A (Partial) Atlas of Texas Crime Fiction

  • Post by Director of Suspense Molly Odintz

A hard land with a difficult history, Texas has always lent itself well to crime fiction. From the crime fiction greats who helped define the genre to those writers shaping the landscape of crime fiction today, Texas has a long tradition of social critiques and sendoffs of hypocrisy (the hallmarks of Texas crime fiction, in my opinion) delivered via murder mystery. Tales of Texas history may gaslight their audiences into believing in the state as a land of triumph, but we crime fiction readers know the dark, murderous truth about the land we call home….

Below, you’ll find an incomplete (of necessity) guide to Texas crime fiction, brought to y’all in honor of Texas Mystery Writers Month (that is, May). Emphasis is placed on well-known classic writers and the wide array of new crime fiction released in the past few years. We know we’re leaving out quite a few of the Texas mystery writer greats, and many of the good one-off novels. Some have gone out of print; others have simply dropped off our radar as we find new voices to champion.

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Molly’s Top 10 U.S.-set Crime Novels of 2015

2015 has been an eclectic year for crime novels. Below, you’ll find historical fiction, reissues, domestic suspense, sophisticated city thrillers, and coincidentally, several books detailing the nightmarish and inescapable legacy of high school. Whether you are looking for dark and dense or light and playful, there’s a book on this list guaranteed to tickle your fancy. 


1. In a Lonely Place by Dorothy Hugheswomen crime writers 1940s

Hughes’ tale of an homme fatale turns the sexualized imagery of crime novels on its head, and like much of the genre, once again reminds us how to find the eroticism in death, and the violence in sex. In a Lonely Place, after decades out of print, is now available as part of the Library of America’s collection Women Crime Writers of the 40s & 50s.


2. Eileen by Ottessa Moshfegheileen

In Eileen, Ottessa Moshfegh takes us on the tour of small town life in mid-century America. Eileen, a repressed juvenile prison administrator stuck taking care of her drunk father in their filthy house, is fearful and disgusted by virtually every bodily function or urge. When a glamorous new coworker joins the prison staff as the new juvenile therapist, the two form an intense bond, liberating each from the confines of their historical context.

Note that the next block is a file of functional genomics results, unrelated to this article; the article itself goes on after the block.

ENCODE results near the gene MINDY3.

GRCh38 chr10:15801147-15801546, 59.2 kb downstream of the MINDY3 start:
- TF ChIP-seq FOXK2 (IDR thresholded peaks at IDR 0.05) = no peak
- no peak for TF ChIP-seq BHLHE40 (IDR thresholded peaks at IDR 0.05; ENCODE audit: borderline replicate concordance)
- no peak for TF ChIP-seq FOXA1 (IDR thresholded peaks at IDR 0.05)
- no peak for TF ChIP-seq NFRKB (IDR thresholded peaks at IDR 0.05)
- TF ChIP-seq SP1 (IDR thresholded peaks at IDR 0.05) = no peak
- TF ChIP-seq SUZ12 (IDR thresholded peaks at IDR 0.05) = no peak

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Scott’s Top Ten of 2015

  • Post by Crime Fiction Coordinator Scott Montgomery

If there was a common thread through the best books of 2015, it was ambition. Authors stretched themselves by taking on large subjects or writing something much different, or taking their series characters down a different path. All of these authors raised the bar for themselves and leaped over it.


hollow man1. Hollow Man by Mark Pryor

Pryor’s smart use of point of view puts us in the head of Dominic – Austin prosecutor, musician, and sociopath – who gets involved with a robbery and to continue to tap into his darker nature when things go bad. One of the freshest and best neo-noirs to come down the pike.


the cartel2. The Cartel by Don Winslow

Winslow’s sequel to The Power Of The Dog reignites the blood feud between DEA agent Art Keller and cartel head Adán Barrera in epic fashion to show the disastrous effect of the war on drugs in Mexico. A book that both enrages and entertains.Read More »

MysteryPeople Q&A with Mark Pryor

On September 30th, at 7 PM on BookPeople’s second floor, we will be hosting Mark Pryor, author of the popular Hugo Marston series and, more recently, the standalone novel Hollow Man, our September Pick Of The Month. Hollow Man differs greatly from his Paris-set Hugo Marston series, following an Austin prosecutor and musician who is also a sociopath. Here is a quick discussion we had with Mark about writing such a different book than we’re used to from him.